Emma completes her 26.2mile goal
After months of dithering over whether to sign up for a marathon, I took the plunge in Spring and decided to commit myself to Bournemouth Marathon on 6 October – giving myself plenty of time to train!
I should probably point out that this was not my first marathon, having completed Portsmouth Coastal Marathon in December 2014. This particular marathon came off of the back of a challenge I had set myself to go from Couch Potato to Marathon over 6 months. Needless to say it wasn’t exactly fast, but at that stage I just wanted to be able to say I had finished a marathon to mark a milestone on my burgeoning running journey. Finishing in 5hrs20, I was confident that in 2019 I would at least be able to build off of this time and get a new PB!
Since 2014, I had taken part in 17 half marathons so I wasn’t exactly new to running longer distances – however, as silly as it sounds, I did not fully realise how much of an additional distance and necessary training would be needed going from a half to full (I must have forgotten from 2014). I had originally wanted to train during summer as it meant longer days and brighter evenings so I could run after work, but didn’t take into account any summer heat. However armed with my Polar Vantage M (eventually going to a Polar Ignite when it launched in June 2019) and my Polar Running Programme I started my training.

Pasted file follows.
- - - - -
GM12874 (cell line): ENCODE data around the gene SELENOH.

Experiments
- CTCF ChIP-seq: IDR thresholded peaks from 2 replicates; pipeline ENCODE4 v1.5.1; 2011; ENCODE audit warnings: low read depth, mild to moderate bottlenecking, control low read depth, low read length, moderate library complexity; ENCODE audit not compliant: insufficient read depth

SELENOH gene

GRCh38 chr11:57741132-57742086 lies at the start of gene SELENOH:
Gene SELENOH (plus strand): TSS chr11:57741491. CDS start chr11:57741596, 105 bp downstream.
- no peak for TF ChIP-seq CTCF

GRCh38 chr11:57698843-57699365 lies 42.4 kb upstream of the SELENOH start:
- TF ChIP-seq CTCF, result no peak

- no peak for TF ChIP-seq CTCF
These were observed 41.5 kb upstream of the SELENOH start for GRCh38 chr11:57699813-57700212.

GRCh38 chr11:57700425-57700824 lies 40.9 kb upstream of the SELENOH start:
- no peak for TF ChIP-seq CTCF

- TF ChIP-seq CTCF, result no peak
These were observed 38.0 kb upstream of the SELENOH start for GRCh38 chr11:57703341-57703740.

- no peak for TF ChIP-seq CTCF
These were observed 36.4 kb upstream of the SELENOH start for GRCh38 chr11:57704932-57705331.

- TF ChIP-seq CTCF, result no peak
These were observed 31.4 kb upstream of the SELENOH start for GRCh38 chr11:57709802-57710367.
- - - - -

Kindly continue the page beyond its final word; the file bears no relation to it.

I did forget to mention that when signing myself up for the marathon I also signed up my mum to run with me without her permission – once she got over the shock of getting a seemingly random ‘Congratulations for signing up’ email in her inbox (and a bit of grovelling from me) she was up for the challenge too. I do have to take the time to give her a shout out and say what an incredible running buddy she was. Once we started hitting 16mile+ distances, I needed that person alongside me to keep me motivated and going and she was incredible. Plus what a great way to catch up and have some ‘mother-daughter’ bonding!
With regards to the Polar Running Programme, this would also be the first time that I trained to heart rate. I have to say, I now wouldn’t train another way. I found my breathing was easier and more even, and that I avoided getting fatigued earlier on in the run. Often I would be able to do 15 miles and still have enough energy in the legs to keep going for even longer!
When race day did eventually come around, we did feel a little apprehensive (having had a couple of weeks off due to irritating little niggles – why do the meniscus and perineals always like to flare up as you start feeling confident!) but the sun was high in the sky and the view from the beachfront already looked spectacular. Support from the crowed was incredible, and somehow we managed to run round the entire course together finishing in a time of 4hr19. Not quite the time we wanted, but over the moon to have knocked 1hr1 off of our 2014 time. Here is to doing a sub4 in 2020!